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There are no limits to our imagination, only limits to us being understood.
Open your hearts and welcome the gifts of our creative contributions to the world.

Yummy!

Alexandra Adlawan’s

Book Title & Alexandra's Review

The Mysterious Disappearance of Aidan S. (as told to his brother) by David Levithan

5th Grade and Up

Aidan disappeared for six days. Six agonizing days of searches and police and questions and constant vigils. Then, just as suddenly as he vanished, Aidan reappears. Where has he been? The story he tells is simply . . . impossible. But it’s the story Aidan is sticking to.
His brother, Lucas, wants to believe him. But Lucas is aware of what other people, including their parents, are saying: that Aidan is making it all up to disguise the fact that he ran away.
When the kids in school hear Aidan’s story, they taunt him. But still, Aidan clings to his story. And as he becomes more of an outcast, Lucas becomes more and more concerned. Being on Aidan’s side would mean believing in the impossible. But how can you believe in the impossible when everything and everybody is telling you not to?

 

I read this story for the sole purpose of wanting to know where Aidan disappeared to. I was expecting alien abduction. It all fits, doesn’t it? Vanished for six days, no one can find him, mysteriously reappears, an impossible story that no one believes. But I was wrong.  Turns out it’s about a familiar fantasy storyline told from a different perspective.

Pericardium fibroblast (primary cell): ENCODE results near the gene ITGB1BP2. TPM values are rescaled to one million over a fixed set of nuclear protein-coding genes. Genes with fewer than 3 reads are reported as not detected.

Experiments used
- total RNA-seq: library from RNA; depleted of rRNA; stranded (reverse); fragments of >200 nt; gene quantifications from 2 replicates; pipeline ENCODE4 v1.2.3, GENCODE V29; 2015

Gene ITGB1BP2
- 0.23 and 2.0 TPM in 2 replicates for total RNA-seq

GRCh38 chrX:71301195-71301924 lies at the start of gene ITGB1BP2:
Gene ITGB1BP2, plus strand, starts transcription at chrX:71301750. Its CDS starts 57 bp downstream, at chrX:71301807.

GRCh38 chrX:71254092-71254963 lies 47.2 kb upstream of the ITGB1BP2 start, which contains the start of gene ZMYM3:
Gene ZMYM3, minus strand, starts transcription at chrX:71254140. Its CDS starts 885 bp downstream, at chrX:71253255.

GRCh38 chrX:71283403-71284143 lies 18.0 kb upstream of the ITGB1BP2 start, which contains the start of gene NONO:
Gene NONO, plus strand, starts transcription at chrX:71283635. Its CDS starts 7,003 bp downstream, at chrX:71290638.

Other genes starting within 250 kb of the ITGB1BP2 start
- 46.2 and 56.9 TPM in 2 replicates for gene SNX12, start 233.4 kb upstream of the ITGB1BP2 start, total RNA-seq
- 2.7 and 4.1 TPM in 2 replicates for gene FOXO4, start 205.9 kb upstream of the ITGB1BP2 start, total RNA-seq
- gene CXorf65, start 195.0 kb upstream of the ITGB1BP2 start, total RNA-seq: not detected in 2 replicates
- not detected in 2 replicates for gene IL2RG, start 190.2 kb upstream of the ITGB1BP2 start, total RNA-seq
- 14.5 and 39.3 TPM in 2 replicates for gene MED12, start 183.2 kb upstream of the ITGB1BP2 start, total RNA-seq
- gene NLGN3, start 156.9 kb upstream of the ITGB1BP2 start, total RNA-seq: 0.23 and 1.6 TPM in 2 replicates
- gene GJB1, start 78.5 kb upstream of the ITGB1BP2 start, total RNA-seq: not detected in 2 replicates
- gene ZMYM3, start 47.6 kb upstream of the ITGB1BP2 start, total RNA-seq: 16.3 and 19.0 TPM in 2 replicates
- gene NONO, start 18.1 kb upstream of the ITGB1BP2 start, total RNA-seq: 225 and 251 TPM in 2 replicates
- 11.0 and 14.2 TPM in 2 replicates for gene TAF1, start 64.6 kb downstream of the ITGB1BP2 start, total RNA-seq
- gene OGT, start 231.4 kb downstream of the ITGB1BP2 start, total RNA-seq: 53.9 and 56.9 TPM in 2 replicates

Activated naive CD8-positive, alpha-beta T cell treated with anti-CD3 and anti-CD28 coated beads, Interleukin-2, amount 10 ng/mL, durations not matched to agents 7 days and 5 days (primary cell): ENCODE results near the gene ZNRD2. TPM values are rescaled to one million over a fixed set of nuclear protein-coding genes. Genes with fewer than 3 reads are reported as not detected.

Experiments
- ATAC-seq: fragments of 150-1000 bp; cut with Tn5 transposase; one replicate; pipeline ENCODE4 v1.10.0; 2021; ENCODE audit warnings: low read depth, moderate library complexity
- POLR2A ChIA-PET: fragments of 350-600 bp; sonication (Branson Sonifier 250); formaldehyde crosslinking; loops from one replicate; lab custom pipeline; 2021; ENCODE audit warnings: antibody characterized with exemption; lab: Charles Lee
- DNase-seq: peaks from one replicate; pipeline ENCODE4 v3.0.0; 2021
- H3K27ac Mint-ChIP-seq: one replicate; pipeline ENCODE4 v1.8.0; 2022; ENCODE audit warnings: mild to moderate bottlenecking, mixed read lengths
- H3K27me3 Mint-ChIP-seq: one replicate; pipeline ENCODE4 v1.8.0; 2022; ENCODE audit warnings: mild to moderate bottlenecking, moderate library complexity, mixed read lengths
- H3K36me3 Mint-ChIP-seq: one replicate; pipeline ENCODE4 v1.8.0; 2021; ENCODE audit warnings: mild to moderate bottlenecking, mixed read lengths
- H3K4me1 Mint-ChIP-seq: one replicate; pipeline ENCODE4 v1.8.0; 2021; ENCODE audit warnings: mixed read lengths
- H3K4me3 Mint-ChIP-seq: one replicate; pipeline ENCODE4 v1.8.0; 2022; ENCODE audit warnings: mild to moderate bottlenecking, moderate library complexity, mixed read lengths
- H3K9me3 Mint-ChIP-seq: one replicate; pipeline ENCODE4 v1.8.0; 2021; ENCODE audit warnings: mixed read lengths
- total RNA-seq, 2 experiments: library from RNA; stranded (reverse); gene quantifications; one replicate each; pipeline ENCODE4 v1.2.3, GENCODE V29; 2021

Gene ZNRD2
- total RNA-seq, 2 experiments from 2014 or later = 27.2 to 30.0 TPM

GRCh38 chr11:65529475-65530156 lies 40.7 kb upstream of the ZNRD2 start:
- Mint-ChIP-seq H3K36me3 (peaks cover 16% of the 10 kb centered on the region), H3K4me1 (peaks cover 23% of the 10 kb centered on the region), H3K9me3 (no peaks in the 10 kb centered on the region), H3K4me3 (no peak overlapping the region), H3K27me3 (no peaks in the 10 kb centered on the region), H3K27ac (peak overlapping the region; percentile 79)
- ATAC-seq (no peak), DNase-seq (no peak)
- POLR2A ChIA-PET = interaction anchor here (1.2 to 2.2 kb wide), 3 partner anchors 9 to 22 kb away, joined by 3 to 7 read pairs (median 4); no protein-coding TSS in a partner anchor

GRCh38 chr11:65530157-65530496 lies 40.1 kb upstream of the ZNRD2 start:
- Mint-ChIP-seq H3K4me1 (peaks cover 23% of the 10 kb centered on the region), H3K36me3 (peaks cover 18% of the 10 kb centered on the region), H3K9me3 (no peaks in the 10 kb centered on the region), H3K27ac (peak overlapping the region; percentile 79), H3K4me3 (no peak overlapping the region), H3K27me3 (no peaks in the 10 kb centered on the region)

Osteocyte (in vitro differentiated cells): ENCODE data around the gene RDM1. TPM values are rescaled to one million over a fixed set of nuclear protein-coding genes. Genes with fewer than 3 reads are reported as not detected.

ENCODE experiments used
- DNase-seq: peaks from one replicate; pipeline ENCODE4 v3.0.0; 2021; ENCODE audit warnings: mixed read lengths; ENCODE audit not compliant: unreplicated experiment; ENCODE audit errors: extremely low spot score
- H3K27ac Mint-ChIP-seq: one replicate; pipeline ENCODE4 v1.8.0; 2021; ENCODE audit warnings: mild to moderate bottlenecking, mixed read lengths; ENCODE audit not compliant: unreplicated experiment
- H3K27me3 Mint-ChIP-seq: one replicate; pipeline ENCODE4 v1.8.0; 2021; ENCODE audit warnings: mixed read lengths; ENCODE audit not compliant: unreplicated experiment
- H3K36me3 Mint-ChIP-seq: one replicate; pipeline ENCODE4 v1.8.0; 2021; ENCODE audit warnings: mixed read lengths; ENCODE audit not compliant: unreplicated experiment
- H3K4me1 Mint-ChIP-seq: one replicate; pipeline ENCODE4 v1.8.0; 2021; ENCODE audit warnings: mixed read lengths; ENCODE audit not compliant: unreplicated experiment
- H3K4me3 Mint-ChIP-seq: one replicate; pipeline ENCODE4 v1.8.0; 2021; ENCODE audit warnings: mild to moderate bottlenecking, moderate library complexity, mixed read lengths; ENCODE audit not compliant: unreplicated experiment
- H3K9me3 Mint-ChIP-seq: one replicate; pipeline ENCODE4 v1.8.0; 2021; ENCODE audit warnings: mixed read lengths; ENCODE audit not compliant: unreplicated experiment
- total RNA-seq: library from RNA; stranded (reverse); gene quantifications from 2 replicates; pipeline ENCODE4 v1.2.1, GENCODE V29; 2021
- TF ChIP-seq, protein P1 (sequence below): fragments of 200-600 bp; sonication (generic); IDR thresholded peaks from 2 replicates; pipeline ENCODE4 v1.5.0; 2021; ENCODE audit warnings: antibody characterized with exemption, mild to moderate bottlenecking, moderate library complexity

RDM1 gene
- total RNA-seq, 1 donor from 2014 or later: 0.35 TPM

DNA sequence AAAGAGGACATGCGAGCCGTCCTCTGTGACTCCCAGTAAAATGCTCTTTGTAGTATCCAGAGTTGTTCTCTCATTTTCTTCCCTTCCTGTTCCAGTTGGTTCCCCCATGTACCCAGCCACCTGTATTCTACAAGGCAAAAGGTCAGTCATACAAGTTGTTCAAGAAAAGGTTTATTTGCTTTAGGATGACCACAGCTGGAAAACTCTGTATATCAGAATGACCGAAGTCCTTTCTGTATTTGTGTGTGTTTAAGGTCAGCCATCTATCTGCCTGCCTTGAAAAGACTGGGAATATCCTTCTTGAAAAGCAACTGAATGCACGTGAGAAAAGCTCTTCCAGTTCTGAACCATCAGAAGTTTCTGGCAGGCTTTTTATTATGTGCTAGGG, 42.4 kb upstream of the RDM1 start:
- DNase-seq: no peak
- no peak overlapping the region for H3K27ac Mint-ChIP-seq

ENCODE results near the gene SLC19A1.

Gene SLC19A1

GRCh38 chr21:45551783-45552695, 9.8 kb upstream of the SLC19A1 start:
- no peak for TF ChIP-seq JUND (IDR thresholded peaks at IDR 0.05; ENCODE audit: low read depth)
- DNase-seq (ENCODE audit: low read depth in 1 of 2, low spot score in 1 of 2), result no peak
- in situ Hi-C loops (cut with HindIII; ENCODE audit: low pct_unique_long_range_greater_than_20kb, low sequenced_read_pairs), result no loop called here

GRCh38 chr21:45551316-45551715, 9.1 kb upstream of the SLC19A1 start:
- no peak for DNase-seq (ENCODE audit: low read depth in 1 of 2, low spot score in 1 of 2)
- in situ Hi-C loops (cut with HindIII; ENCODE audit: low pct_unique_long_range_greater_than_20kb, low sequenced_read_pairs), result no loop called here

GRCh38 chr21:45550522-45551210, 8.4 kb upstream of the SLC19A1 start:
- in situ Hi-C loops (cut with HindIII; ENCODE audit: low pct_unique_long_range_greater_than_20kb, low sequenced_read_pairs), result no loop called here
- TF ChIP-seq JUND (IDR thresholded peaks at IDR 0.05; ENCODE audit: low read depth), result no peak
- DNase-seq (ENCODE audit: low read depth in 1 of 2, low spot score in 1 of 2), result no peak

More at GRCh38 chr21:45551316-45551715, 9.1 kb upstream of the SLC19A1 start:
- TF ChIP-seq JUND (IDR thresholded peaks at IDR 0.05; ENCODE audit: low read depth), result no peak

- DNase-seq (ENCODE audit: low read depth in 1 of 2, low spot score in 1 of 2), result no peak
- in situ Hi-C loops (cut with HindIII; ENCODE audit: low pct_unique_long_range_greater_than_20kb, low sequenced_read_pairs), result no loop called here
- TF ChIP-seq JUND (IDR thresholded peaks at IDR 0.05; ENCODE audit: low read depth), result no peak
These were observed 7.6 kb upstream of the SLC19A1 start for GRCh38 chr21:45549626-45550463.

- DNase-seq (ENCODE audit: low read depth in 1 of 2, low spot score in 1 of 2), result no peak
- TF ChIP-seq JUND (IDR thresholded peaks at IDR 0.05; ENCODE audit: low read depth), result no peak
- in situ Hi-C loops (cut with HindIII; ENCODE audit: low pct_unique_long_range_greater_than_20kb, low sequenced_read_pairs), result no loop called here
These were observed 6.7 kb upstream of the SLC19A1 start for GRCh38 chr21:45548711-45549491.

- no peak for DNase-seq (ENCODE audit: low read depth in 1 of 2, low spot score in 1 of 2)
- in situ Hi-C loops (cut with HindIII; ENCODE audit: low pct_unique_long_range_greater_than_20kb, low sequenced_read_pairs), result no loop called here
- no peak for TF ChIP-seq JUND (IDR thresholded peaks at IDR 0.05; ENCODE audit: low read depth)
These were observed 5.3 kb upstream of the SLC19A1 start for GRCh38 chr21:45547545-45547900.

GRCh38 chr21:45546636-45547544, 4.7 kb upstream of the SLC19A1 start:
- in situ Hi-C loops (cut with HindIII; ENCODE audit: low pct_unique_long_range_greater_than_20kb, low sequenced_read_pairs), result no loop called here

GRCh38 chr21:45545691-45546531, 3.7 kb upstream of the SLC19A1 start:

I’m not going to give away the big reveal. But if you do read this book, and if you’re an avid reader like me, you might be able to guess what happened to Aidan before it’s said outright. Think about it. Where is a place a person could disappear to, where no one can find them, that no one would believe, and doesn’t involve an alien abduction or a kidnapping? Hint: it’s the premise of many fantasy novels.

 

The first few chapters build the suspense of Aidan’s disappearance. The rest of the story is about Aiden transitioning back into everyday life. Everyone pushes him to tell the truth about where he has been and why he left. Everybody feels like they are owed an explanation. The problem with the truth is that even when you tell people the truth, it’s not always the kind of truth they want to hear.

 

What makes this story stand out from others is that it is told from Lucas’s perspective and not Aidan’s. If the story had been told from Aidan’s perspective, we, the readers, would know exactly what happened, and it would be like all the other stories. It is the outside perspective, the air of mystery, that sliver of doubt that makes you question what is and isn’t true, is what makes this story so great.

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